The narrative begins on April 6, 1861. We meet an anxious Gideon Wells, Secretary of the U.S. Navy. He fears war is about to break out and is concerned that the Confederates will confiscate units of the U.S. fleet in southern ports. He is particularly concerned about the recently built USS Merrimack
, one of the few steam-powered ships in the fleet.
On April 12, the Confederates fire on Ft. Sumter and the long, devastating war begins. Abe Lincoln and his cabinet realizing the south has no industrial capacity and that it plans to import all weaponry and materiel in return for cotton, settle on the stratagem of blockade.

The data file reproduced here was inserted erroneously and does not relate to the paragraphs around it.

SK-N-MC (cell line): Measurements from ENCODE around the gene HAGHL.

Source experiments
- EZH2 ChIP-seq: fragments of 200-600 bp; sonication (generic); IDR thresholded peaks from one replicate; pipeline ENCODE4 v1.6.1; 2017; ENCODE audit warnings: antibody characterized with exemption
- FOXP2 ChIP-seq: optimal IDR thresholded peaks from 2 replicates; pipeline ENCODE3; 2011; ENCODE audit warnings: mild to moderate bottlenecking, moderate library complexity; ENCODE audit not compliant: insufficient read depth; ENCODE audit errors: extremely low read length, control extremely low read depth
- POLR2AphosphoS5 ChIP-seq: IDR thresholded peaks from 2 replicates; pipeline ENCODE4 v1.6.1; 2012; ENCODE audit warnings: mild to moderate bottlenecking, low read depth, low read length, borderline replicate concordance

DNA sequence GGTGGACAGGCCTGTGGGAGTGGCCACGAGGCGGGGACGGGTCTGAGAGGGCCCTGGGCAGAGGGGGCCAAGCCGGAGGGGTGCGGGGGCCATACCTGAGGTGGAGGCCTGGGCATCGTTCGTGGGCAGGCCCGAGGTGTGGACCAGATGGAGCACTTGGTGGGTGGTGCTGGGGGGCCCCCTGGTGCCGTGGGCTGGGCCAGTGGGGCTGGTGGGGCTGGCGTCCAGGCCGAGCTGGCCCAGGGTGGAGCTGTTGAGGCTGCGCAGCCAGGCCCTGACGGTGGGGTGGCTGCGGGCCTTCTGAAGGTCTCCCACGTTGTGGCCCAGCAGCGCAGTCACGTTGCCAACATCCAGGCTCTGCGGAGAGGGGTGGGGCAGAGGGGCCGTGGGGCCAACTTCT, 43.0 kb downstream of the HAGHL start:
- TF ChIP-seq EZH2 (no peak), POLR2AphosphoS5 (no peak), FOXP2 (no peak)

To his dismay, Welles learns that the Confederates have seized Merrimack
and plan to refit her as an ironclad with which to bust the anticipated blockade. Welles also learns that a New York engineer claims to have designed an ironclad that can counter Merrimack
and moreover, guarantees to build it in one hundred days.
Each side sets about frantically to build its ironclad, Merrimack
in Norfolk, and Monitor in New York. It is a race that can decide the outcome of the war since England, France, and Spain signal their intention to intervene on the side of the Confederacy if the integrity of the Union blockade cannot be maintained.
On Saturday, March 8, 1862, Merrimack
steams into Hampton Roads, anchorage of the U.S. blockading force, and decimates the Union fleet of wooden ships. The following day Monitor steams onto the scene, and the epic battle of the first ironclad warships begins; it proves to be the most critical naval engagement of the war, and one that renders the wooden navies of the world obsolete.